Christopher A. Clark was born in Geneva, NY, in 1949 and earned B.S. (1970), M.S. (1973), and Ph.D. (1976) degrees from Cornell University. After a post-doctoral at North Carolina State University, he joined the Department of Plant Pathology & Crop Physiology at Louisiana State University (LSU) in 1977 and remains there as a professor. His career achievements have come from his ground-breaking research on the etiology, epidemiology, and host plant resistance of sweetpotato diseases. His research has had a positive impact on the sweetpotato industry locally, nationally, and internationally while also making fundamental contributions to the discipline of plant pathology. He also has served APS with distinction.
One discovery by Clark that illustrates his exceptional research capabilities was elucidation of the highly unusual biology of the chlorotic leaf distortion disorder of sweetpotato caused by epiphytic development of Fusarium denticulatum. He demonstrated that what had been assumed to be salt deposits was actually an epiphytic phase of mycelial growth occurring on and in a mucilaginous matrix on the surface of the apical meristem and young leaves. This induces intense leaf chlorosis without invasion. Along with the epiphytic stage on the plant, the fungus becomes internally seedborne. Phylogenetic analyses of pathogen strains from a global collection of seed revealed an African origin. The biology became even more intriguing when Clark discovered that F. denticulatum offers cross-protection against Fusarium wilt, another significant sweetpotato disease. Clark addressed this complicated disease and demonstrated that F. oxysporum from at least three genetically distinct lineages can cause wilt on sweetpotato and that the host ranges of F. oxysporum f. sp. batatas and F. oxysporum f. sp. nicotianae overlap and include plants from two different families.
Streptomyces soil rot was the most destructive disease of sweetpotato in the United States and Japan. Prior to the development of resistant cultivars, it caused abandonment of fields in Louisiana. Clark demonstrated that Streptomyces ipomoeae is able to penetrate sweetpotato roots directly, a rare exception among prokaryotic plant pathogens. Strains of S. ipomoeae were separated into three groups based on interstrain inhibition patterns subsequently shown to be caused by bacteriocin-like compounds. However, rep-PCR results suggested a common origin for all the strains.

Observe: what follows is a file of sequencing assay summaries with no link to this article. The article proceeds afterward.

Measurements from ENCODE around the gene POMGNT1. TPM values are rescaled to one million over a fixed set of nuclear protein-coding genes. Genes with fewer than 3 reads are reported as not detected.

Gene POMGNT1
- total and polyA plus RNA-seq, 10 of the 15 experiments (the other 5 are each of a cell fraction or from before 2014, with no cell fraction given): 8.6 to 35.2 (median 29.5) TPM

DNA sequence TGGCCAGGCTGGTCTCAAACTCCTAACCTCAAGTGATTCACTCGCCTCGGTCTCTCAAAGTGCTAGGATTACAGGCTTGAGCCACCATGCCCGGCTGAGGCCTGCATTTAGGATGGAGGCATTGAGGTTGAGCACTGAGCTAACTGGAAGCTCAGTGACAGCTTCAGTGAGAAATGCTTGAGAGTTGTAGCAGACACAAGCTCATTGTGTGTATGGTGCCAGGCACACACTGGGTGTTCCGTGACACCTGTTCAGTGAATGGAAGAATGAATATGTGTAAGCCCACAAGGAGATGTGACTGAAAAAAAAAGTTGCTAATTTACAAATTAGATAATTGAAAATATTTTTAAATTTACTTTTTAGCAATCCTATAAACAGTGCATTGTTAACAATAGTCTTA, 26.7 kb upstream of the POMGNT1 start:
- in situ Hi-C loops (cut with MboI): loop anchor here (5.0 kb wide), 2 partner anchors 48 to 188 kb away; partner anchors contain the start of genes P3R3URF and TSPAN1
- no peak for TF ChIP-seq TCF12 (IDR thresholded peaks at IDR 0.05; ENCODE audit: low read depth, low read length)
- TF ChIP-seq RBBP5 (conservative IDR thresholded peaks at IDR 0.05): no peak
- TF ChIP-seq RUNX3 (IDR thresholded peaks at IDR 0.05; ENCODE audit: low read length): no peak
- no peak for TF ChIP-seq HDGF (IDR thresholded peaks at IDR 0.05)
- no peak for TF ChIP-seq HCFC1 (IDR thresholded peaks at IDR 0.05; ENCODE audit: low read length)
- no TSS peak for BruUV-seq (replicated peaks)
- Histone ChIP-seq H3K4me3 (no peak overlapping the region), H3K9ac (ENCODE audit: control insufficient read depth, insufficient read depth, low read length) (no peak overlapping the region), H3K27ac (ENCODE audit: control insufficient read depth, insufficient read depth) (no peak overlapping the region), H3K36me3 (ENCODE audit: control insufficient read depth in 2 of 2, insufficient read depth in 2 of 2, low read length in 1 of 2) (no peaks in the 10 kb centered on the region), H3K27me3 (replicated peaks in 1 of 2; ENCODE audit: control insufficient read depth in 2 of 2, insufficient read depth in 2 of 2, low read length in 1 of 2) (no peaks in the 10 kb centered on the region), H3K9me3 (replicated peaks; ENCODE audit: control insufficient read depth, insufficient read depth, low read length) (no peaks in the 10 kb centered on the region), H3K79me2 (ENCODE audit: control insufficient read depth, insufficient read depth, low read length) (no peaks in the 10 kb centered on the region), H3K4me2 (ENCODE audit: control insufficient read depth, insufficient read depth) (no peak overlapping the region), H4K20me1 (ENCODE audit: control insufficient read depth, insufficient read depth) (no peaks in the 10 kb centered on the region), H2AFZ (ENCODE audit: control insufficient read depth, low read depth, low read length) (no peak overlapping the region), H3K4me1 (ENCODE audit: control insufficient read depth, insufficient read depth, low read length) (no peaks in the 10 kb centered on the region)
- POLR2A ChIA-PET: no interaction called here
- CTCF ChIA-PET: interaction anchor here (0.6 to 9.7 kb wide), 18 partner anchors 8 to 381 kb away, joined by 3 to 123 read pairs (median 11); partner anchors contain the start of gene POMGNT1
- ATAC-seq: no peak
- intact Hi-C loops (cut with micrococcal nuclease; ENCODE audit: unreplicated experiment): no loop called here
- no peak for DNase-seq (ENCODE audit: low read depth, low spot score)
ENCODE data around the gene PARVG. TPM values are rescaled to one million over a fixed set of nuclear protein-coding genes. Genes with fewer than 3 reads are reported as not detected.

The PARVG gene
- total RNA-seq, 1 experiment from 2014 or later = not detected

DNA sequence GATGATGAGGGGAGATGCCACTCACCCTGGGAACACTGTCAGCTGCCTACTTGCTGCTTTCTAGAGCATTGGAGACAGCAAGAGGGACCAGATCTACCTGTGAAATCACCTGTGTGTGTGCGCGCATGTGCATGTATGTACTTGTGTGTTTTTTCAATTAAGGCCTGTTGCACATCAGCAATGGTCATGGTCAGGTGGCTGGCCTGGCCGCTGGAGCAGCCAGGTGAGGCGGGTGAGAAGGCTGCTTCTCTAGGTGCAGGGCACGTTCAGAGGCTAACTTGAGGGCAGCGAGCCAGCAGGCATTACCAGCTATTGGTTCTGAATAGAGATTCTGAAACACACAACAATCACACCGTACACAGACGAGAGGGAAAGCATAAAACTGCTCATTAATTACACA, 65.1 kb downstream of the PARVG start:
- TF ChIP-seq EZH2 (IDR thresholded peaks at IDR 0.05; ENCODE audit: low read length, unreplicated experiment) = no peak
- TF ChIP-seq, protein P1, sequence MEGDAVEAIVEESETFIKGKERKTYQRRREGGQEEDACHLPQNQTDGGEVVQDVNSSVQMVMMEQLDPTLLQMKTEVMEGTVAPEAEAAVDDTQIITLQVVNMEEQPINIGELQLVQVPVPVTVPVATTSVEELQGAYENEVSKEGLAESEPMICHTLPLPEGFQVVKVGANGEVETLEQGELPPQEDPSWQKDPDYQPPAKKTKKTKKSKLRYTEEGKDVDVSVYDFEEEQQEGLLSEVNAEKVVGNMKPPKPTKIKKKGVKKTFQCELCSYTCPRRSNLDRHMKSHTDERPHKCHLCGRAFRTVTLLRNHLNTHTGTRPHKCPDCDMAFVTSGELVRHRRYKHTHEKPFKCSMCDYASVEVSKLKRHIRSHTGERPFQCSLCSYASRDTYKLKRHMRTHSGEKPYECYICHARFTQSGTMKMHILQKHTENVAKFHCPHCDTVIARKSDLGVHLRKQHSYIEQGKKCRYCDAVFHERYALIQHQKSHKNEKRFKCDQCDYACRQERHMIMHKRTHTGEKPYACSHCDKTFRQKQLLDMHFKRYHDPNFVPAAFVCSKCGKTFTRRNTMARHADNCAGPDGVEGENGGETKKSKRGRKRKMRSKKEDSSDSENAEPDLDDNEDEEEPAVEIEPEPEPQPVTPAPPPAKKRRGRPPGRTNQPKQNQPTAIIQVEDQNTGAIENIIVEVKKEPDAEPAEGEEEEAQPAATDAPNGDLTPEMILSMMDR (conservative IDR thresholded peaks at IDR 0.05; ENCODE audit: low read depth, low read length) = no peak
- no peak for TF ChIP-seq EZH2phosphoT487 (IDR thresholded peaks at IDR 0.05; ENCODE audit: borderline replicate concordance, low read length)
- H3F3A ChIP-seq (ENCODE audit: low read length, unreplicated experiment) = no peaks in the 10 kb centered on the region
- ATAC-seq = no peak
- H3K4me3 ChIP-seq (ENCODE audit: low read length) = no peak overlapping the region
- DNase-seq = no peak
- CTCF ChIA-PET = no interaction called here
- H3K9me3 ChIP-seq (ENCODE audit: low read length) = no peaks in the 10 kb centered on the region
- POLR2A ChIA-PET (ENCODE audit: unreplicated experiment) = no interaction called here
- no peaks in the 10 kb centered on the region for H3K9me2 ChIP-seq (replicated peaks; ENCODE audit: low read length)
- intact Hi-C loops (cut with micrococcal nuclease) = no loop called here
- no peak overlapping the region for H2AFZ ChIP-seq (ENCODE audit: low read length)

Clark’s seminal contributions also have come from developing multiple disease-resistant sweetpotato cultivars. This painstaking work has led to the identification and combination of sources of resistance to several important diseases, including Streptomyces soil rot, Rhizopus soft rot, bacterial root and stem rot, Fusarium root rot, Java black rot, and Sweet potato leaf curl virus. In addition, the nature of resistance to root-knot nematode was characterized. This enhancement of resistance screening ability contributed greatly to the development of several important cultivars, including Beauregard, which dominated U.S. sweetpotato production from 1987 to 2010 and is grown in several other countries. Because of Clark’s research, the LSU Agricultural Center program has been very successful, developing 10 cultivars from 1980 to 2008 with excellent disease resistance.